BRASILIA (Reuters) - Brazil’s Supreme Court drew fire on Tuesday for silencing its critics with a confidential criminal case targeting the press, pundits on social media and even a retired Army general close to President Jair Bolsonaro.
Chief Justice Jose Antonio Dias Toffoli opened the investigation last month into misinformation, slander and threats affecting the “honor and security” of the top court, according to court documents seen by Reuters.
On Monday, the court ordered news website O Antagonista and associated magazine Crusoe to withdraw a story published on Friday that alleged a link between Toffoli and players in a long-running graft scandal.
Police on Tuesday executed search and seizure warrants issued by the court targeting outspoken critics on social media such as former cavalry officer Paulo Chagas, who campaigned with Bolsonaro last year and called the Supreme Court soft on graft.
The case is under seal and the court declined to comment.
After five years of corruption investigations that have jailed former presidents and billionaire business leaders, the controversy over the Supreme Court’s actions added to skepticism about even Brazil’s most prestigious institutions.
The court’s offensive drew immediate blowback from newspaper editorials, prosecutors and, indirectly, Bolsonaro himself.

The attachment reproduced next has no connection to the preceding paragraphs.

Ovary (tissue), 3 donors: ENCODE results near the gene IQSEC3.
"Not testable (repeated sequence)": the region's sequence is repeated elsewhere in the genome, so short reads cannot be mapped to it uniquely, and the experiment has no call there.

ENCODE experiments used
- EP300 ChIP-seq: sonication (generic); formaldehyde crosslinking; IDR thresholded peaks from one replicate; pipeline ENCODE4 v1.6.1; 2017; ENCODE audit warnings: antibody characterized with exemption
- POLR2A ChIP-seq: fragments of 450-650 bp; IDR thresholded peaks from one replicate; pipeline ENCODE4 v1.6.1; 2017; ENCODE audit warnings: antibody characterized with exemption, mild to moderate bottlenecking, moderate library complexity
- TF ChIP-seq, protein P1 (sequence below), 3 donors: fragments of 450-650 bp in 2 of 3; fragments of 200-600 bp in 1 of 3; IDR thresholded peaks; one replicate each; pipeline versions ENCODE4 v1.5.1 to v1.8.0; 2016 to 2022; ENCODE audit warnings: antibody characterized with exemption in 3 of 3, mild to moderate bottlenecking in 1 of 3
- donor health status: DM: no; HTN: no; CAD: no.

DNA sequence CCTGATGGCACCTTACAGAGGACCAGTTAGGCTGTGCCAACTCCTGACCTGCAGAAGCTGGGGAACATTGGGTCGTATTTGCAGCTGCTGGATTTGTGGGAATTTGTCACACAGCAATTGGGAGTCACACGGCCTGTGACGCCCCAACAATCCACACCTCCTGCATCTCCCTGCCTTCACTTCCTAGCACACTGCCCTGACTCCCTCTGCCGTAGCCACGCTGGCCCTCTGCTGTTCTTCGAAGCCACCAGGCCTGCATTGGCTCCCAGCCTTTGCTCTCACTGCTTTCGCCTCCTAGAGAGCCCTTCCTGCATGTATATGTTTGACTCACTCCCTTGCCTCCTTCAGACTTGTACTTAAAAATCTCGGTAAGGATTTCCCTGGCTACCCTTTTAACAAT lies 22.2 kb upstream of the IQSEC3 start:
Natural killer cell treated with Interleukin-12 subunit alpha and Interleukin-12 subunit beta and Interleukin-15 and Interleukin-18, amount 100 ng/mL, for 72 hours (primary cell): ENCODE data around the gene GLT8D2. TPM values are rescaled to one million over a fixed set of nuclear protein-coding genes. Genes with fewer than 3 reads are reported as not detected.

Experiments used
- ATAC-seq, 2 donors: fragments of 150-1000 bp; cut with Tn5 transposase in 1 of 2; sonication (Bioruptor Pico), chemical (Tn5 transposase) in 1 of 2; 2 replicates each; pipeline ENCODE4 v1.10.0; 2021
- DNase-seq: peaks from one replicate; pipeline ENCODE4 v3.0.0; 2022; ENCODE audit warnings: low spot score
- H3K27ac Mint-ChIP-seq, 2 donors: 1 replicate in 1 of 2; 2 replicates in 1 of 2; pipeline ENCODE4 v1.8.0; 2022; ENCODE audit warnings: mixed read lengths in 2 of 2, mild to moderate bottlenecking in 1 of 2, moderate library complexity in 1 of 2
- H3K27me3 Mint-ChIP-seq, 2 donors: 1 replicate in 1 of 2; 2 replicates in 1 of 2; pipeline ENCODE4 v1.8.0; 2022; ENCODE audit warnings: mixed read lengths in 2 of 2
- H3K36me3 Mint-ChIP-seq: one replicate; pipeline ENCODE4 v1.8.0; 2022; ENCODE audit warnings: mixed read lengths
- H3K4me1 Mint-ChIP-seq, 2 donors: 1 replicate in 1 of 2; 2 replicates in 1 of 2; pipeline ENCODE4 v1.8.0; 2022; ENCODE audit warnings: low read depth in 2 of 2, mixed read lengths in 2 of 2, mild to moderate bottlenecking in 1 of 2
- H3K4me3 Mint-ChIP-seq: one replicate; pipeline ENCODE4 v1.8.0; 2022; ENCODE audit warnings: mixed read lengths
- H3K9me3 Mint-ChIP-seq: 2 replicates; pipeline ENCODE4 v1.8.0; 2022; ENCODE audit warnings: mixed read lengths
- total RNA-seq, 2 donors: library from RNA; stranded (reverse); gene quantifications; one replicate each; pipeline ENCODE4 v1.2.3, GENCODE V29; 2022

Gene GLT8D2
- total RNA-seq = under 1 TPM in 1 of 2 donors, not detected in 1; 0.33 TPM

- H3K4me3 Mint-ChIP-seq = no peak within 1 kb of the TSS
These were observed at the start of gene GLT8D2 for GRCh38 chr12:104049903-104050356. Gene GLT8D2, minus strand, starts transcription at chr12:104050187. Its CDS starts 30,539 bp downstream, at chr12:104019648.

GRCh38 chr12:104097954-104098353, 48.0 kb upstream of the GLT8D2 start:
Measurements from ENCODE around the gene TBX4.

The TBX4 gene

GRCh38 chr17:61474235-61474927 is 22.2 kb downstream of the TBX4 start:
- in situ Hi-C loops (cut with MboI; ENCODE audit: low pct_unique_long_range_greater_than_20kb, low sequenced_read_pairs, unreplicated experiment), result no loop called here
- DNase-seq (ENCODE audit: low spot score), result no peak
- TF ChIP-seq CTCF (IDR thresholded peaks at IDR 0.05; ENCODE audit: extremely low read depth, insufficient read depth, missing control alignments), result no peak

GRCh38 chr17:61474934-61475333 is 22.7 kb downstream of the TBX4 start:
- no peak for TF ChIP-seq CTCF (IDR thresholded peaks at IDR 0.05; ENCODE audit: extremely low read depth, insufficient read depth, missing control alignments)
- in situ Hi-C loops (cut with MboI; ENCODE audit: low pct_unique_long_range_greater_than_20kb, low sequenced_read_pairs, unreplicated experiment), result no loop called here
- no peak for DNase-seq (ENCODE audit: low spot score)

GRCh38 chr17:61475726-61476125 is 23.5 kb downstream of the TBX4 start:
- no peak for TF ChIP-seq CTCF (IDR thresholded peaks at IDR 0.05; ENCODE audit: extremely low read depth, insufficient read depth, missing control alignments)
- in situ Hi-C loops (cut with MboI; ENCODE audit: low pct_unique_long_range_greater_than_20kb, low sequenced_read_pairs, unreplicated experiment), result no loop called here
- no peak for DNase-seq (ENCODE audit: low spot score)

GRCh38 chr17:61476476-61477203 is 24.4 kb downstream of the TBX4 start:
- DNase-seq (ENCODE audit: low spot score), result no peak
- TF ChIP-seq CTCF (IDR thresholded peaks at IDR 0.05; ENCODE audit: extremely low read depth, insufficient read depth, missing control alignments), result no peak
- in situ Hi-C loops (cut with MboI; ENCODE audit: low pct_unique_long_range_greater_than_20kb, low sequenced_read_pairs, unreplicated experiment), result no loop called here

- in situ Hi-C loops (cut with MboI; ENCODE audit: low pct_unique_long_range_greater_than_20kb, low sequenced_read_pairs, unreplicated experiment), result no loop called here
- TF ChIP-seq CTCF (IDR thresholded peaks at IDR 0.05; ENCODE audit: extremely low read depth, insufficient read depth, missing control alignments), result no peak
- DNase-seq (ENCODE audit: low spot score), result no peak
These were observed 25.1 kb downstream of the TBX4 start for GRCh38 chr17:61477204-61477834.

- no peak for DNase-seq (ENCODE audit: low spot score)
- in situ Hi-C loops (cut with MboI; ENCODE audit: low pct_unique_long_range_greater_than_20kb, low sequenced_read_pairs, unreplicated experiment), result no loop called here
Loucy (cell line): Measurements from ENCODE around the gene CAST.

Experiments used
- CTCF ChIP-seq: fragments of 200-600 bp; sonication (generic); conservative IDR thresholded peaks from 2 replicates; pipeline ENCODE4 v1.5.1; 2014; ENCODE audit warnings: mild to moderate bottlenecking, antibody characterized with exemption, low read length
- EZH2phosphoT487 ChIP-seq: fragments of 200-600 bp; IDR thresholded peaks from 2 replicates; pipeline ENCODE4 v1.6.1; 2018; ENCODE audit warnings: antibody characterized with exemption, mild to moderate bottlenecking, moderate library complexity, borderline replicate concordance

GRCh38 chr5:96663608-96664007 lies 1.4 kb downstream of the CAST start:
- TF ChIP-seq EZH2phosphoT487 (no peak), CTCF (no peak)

Newspaper O Globo said in a Tuesday editorial that the order to take down the Antagonista/Crusoé story was “of a seriousness without precedents in democratic times.”
Brazil’s top prosecutor, Raquel Dodge, told the court she was closing the investigation opened by Toffoli on the grounds that the Supreme Court could not both investigate and judge a criminal case.
Bolsonaro posted a message to Twitter on Tuesday defending freedom of expression.
“I believe in Brazil and its institutions and I respect the autonomy of the (branches of government), as written in our Constitution. They are indispensable principles for a democracy. That said, my position will always be in favor of freedom of expression, a legitimate and inviolable right,” he wrote.
Reporting by Anthony Boadle and Ricardo Brito; Additional reporting by Eduardo Simoes in Sao Paulo; Editing by Brad Haynes and Sonya Hepinstall